Alexandria, VA

Several Alexandria organizations collaborated virtually to memorialize the 1897 lynching of Joseph McCoy.

McCoy was murdered by a lynch mob today (April 23) in 1897 at the corner of Lee and Cameron Streets in Old Town. Today, Alexandrians placed a wreath at the site of the killing to honor McCoy.

Today I had the honor of helping to place this wreath in memory of Joseph McCoy. He was lynched on the SE corner of…

Posted by Maddy McCoy on Thursday, April 23, 2020

The dedication is part of a broader effort by Alexandria to bring the city’s history of racial violence to light as part of the Equal Justice Initiative (EJI).

“Alexandria exists because of the incredible history that has occurred in our community,” Mayor Justin Wilson said in a video. “Over recent years we have worked very hard to ensure a more just, complete, and equal telling of our history ensuring that future generations learn from the good and the bad. It’s those principles that have guided our participation in the Equal Justice Initiative’s Community Remembrance Project, to ensure that the stories of the two violent race lynchings that occurred in our community is something we can learn from in generations to come.”

A city proclamation told the story of the lynching.

McCoy, a teenager, was accused of sexually assaulting three women in Alexandria, according to the proclamation. He was arrested without a warrant and denied the charge. He was held in what is today City Hall. McCoy reportedly confessed to the crime after interrogation. A mob gathered but was repulsed, and at 1 a.m. a second attack overwhelmed the officers at the station. McCoy was pulled from his cell and dragged to the corner. The Washington Post at the time said McCoy was left hanging from the lamp post for 15 minutes before he was cut down. He was pierced by several bullets and struck in the head with a cobblestone.

Another lynching, of a man named Benjamin Thomas, occurred a few years later in Alexandria. Both names are on a pillar created by the EJI Community Remembrance Project that commemorates the victims of lynching. Eventually, the city plans to bring the pillar from Alabama up to Alexandria to be placed in a prominent location.

KaNikki Jakarta, poet laureate of Alexandria, wrote a poem to commemorate McCoy.

Black Boy
Born to Ann and Samuel as Reconstruction ended
And the era of Jim Crow started
Left many family members broken hearted
Before his life as a man officially began
A sorrowful trend amongst black families
Tugging on heart strings to rejoice or weep
when black boys are birthed
A blessing and a curse on a family tree
Because we’re never sure if someone will kill you
And write you down in history untrue
After accusing you of crimes like
Assaulting someone white
Talking back to someone white
Looking at someone white
Whistling at someone white
Despite putting up a fight or screaming a denial
You might get a trial
But it will be unjust
Although you initially denied it all
I think you thought it was best to confess…
This is not a history that belongs to you alone
And if you would have grown
Just a bit older
You may have cried on someone’s shoulder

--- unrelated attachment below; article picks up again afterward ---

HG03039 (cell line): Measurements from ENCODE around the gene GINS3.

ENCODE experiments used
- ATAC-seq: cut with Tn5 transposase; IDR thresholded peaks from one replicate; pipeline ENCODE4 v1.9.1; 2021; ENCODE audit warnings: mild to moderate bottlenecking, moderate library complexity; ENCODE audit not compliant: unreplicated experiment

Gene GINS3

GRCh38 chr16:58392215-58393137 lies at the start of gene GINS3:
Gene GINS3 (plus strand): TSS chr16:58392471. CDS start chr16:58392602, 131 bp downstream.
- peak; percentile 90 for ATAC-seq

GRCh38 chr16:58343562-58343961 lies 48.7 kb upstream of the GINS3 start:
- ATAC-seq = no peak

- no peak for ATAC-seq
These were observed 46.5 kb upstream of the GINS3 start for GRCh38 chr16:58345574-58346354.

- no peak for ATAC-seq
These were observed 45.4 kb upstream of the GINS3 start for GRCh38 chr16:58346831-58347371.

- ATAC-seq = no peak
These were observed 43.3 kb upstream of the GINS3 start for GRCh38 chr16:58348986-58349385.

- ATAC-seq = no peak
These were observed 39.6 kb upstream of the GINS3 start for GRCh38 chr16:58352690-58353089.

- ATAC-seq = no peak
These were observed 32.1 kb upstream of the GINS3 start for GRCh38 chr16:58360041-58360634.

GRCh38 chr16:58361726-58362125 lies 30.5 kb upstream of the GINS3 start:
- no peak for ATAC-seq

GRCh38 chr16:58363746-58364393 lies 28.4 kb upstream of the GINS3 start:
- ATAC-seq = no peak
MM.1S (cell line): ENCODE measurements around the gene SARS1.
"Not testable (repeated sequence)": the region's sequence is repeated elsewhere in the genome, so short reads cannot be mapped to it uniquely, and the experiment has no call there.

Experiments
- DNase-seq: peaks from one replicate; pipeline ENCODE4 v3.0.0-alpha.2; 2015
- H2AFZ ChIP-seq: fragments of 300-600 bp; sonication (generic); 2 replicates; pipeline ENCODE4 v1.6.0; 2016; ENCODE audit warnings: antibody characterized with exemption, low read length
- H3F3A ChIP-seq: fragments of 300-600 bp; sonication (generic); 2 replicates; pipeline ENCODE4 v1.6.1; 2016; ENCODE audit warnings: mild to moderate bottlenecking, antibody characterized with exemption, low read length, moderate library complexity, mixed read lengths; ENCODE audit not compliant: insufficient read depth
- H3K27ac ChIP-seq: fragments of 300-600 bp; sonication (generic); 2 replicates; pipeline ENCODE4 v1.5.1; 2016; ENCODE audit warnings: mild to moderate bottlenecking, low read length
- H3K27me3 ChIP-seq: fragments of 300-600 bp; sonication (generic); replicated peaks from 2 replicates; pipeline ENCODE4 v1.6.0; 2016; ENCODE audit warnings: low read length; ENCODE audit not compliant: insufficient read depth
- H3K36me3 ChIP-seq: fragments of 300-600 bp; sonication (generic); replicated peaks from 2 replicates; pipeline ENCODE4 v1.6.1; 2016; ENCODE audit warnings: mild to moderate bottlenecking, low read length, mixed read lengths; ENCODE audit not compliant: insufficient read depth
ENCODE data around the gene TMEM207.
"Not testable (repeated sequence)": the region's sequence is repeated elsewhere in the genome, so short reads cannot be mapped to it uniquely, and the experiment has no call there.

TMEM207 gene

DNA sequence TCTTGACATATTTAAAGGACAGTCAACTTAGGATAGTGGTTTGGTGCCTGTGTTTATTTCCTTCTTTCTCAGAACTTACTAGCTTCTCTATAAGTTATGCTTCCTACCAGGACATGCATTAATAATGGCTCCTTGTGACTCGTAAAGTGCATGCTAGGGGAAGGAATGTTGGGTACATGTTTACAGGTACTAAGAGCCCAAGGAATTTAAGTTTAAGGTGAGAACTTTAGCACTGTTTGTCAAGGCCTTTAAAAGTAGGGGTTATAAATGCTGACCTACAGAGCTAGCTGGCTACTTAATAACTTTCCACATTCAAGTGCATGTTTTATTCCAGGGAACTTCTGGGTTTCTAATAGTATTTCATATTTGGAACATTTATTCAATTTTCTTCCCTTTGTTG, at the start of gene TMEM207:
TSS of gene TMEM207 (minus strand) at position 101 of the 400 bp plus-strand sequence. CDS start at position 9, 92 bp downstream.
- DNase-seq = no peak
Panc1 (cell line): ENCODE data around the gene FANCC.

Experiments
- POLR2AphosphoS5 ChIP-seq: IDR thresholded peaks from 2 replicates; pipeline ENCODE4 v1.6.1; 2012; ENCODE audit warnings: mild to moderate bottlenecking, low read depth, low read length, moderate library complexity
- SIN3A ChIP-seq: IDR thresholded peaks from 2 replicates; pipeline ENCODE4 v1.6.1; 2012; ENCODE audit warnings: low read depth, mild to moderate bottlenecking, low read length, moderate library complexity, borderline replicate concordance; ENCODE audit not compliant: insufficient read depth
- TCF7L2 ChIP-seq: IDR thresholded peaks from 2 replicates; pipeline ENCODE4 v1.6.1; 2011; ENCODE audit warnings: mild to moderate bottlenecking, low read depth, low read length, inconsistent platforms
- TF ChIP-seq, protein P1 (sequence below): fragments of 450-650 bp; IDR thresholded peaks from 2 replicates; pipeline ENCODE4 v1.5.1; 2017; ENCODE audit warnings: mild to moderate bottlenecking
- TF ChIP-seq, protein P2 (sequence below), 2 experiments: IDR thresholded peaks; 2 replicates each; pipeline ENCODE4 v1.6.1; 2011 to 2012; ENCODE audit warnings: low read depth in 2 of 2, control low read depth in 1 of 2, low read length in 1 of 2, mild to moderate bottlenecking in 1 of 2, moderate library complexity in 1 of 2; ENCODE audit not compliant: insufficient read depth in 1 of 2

Two years later over another black boy named Benjamin Thompson
Who shares this story too
I wish I could talk to you
I would ask you what really took place
I wish I could look upon your face
to hear your story
The way that you would have it told
The way that circumstances would unfold
On April 23, 1897
Truth is, I want to pen your story
But the newspapers don’t show
What happened all of those years ago
But this is what I know…
You were born Joseph McCoy
You had four siblings and you were the youngest boy
And before you were ever thought to be
Your grandmother Cecilia McCoy was born free
More than a half century
Before you were lynched
Hanged from a lamppost and shot multiple times
No family members would claim your body
And no one was ever charged with a crime
But, this is not the part of your story that I would want to tell
I don’t want to recap the horrible night a mob of 500 retrieved you from jail
I don’t want to write about your how your funeral was held
Instead,
I would like to highlight
That despite the fact you didn’t celebrate your 21st birthday
Today,
123 Years Later
You are celebrated
You are remembered
A legend, a light
Shining bright
even in your absence
An ancestor whose story far surpassed the details of your death
A part of history that will let in peace be the way you rest
No one remembers the names of the people who took your life
They don’t get glory for spreading bitterness and strife
But you
Joseph McCoy
A black boy
Born to Ann and Samuel as Reconstruction ended
And the era of Jim Crow started
Whose death left many family members broken hearted
Before his life as a man officially began
A horrific trend
In black history
Another tragedy
But your history will be one remembered alongside
Others who were also lynched, shot, or hanged
But we will remember your name
Because your history is within my pen now
Within my words now
A black writer
Who decided to write about you in a positive way
But still today
We are left with the question
Who could you have grown to be?
If they would not have killed you

McCoy’s funeral was held at Roberts United Methodist Memorial Church. James Daniely, the current pastor at the church, offered a prayer in McCoy’s honor.

Photo via City of Alexandria

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